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  1. #41
    HonkyTonkMan's Avatar
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    Quote Originally Posted by glad2bhere
    Just a quick question.

    Are we making a distinction between those arts that are developed WITH a value system as compared to ones where a value system has been applied?
    I think there should be a distinction made. I see values as a marketing ploy in todays MA schools.

    Quote Originally Posted by glad2bhere
    For instance, a great many Korean arts espouse the O-GAE which has been around since the 7th century. I would feel pretty good about stating that any tradition in the Korean history would have some influence from this code.
    Could you expound on this a bit more? I am not familiar with the term, so I wouldnt know if it existed in my current style of TKD.

    Quote Originally Posted by glad2bhere
    OTOH there are a number of popular approaches here in the States where a MA or TKD school is heavily influenced by Christian beliefs and these would obviously have to have been added after the fact, yes? Thoughts?
    Some people see that anything they can use as a vehicle to spread the Christian Message (I m not getting into a Theological debate here) is worthwhile. Therefore they add the values into their art. They may change the tenets meanings to better reflect their beliefs.

    Nothing wrong with this as far as I am concerned.

    I believe it 1 Peter 4:10. I could be wrong on this.

  2. #42

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    Hope this helps:

    "...........................

    Five Tenets (“O-Gae”)
    “…..In the thirty-fifth year (613 ad.) an Assembly of the One Hundred Seats was held in Hwangnyong Monastery to expound the scriptures and havest the fruits of the blessing. The master headed the entire assembly. He used to spend days at Kach’ wi Monastery discoursing on the true path.
    Kwisan and Ch’uhang from Saryang district came to the master’s door and, lifting up their robes, respectfully said, “We are ignorant and without knowledge. Please give us a maxim which will serve to instruct us the rest of our lives”.
    The Won-gwang replied, “There are ten commandments in the bodhisattva ordination. But since you are subjects and sons I fear you cannot practice all of them. Now, here are five commandments for laymen:
    Serve your sovereign with loyalty;
    Attend your parents with filial piety;
    Treat your friends with sincerity;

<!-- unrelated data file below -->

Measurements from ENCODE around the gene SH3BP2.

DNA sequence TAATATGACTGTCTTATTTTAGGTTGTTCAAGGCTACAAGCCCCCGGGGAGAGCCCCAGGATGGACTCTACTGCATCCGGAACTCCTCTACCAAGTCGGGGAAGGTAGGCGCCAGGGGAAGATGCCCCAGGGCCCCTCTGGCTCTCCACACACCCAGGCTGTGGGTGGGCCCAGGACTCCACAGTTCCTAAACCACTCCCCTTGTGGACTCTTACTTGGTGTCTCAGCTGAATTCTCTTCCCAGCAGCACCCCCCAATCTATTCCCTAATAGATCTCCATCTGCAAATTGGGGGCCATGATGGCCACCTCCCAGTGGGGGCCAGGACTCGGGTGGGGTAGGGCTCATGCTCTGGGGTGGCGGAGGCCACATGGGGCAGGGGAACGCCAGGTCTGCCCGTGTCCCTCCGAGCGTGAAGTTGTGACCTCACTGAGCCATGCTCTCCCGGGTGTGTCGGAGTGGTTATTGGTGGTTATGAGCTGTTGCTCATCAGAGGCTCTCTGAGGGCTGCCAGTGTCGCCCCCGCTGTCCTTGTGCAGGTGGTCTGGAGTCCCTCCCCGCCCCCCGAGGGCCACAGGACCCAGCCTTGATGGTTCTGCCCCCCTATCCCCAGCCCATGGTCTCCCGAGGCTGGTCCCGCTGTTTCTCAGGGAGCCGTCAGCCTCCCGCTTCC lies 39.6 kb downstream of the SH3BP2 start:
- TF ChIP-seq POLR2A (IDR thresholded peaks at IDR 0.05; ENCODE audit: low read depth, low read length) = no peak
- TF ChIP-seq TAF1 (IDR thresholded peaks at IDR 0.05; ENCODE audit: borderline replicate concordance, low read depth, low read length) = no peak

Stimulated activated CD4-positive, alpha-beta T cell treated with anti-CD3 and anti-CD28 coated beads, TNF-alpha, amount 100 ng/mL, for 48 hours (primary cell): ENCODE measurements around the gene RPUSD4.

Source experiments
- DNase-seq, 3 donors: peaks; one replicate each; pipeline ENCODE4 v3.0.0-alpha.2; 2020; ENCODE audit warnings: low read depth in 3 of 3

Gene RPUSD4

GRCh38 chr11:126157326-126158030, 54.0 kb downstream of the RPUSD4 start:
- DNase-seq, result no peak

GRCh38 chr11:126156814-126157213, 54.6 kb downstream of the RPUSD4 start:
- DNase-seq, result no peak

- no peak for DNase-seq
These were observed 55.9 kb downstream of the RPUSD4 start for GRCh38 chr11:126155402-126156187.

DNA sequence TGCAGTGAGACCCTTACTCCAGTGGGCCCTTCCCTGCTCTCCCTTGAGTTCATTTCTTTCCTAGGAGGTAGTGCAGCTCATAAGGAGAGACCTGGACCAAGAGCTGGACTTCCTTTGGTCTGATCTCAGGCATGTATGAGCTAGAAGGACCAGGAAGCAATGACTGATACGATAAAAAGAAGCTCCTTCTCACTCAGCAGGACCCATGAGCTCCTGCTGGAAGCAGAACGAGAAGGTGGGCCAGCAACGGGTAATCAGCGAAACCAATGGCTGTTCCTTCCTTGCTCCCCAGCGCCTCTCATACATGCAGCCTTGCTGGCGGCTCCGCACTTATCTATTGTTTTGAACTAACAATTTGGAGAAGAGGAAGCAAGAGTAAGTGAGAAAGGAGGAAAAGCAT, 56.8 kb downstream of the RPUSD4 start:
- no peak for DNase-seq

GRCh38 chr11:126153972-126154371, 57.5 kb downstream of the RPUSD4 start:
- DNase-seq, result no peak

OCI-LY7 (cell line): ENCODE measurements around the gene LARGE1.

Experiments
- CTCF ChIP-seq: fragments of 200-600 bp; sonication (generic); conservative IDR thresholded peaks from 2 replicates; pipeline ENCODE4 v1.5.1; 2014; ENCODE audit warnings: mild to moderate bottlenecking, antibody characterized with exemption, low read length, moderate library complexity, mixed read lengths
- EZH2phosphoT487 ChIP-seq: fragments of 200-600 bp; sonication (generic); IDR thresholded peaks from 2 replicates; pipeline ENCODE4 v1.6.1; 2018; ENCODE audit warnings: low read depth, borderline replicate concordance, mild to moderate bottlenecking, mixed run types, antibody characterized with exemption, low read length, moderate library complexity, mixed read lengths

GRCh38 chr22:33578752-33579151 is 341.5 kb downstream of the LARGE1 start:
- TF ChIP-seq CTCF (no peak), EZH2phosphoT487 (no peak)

Do not retreat from a battlefield;
    Be discriminating in the taking of life.
    Exercise care in the performance of them.”
    Kwisan said, “We respect your wishes with regard to the first four. But what is the meaning of being discriminating about the taking of life?”
    The master answered, “not to kill during the months of Spring and Summer, nor during the 6 meatless feast days, is to choose the time. Not to kill domestic animals such as cows, horses, chickens, dogs and tiny creatures whose meat is less than a mouthful is to choose the creatures. Though you may have need you should not kill often. These are good rules for laymen.”
    Kwisan and his friend adhered to them without ever breaking them….”

    (from Haedong Kosung Chon)

    .................................................. ."

    Best Wishes,

    Bruce

  3. #43

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    Hope this helps:

    "...........................

    Five Tenets (“O-Gae”)
    “…..In the thirty-fifth year (613 ad.) an Assembly of the One Hundred Seats was held in Hwangnyong Monastery to expound the scriptures and havest the fruits of the blessing. The master headed the entire assembly. He used to spend days at Kach’ wi Monastery discoursing on the true path.
    Kwisan and Ch’uhang from Saryang district came to the master’s door and, lifting up their robes, respectfully said, “We are ignorant and without knowledge. Please give us a maxim which will serve to instruct us the rest of our lives”.
    The Won-gwang replied, “There are ten commandments in the bodhisattva ordination. But since you are subjects and sons I fear you cannot practice all of them. Now, here are five commandments for laymen:
    Serve your sovereign with loyalty;
    Attend your parents with filial piety;
    Treat your friends with sincerity;
    Do not retreat from a battlefield;
    Be discriminating in the taking of life.
    Exercise care in the performance of them.”
    Kwisan said, “We respect your wishes with regard to the first four. But what is the meaning of being discriminating about the taking of life?”
    The master answered, “not to kill during the months of Spring and Summer, nor during the 6 meatless feast days, is to choose the time. Not to kill domestic animals such as cows, horses, chickens, dogs and tiny creatures whose meat is less than a mouthful is to choose the creatures. Though you may have need you should not kill often. These are good rules for laymen.”
    Kwisan and his friend adhered to them without ever breaking them….”

    (from Haedong Kosung Chon)

    .................................................. ."

    Best Wishes,

    Bruce

  4. #44
    DerAuslander's Avatar
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    My issue is that lip service to "values" is paid, yet no one takes the time to look at the deeper Buddhist intent that Kukki Taegwondo was intended to be infused with.

  5. #45
    HonkyTonkMan's Avatar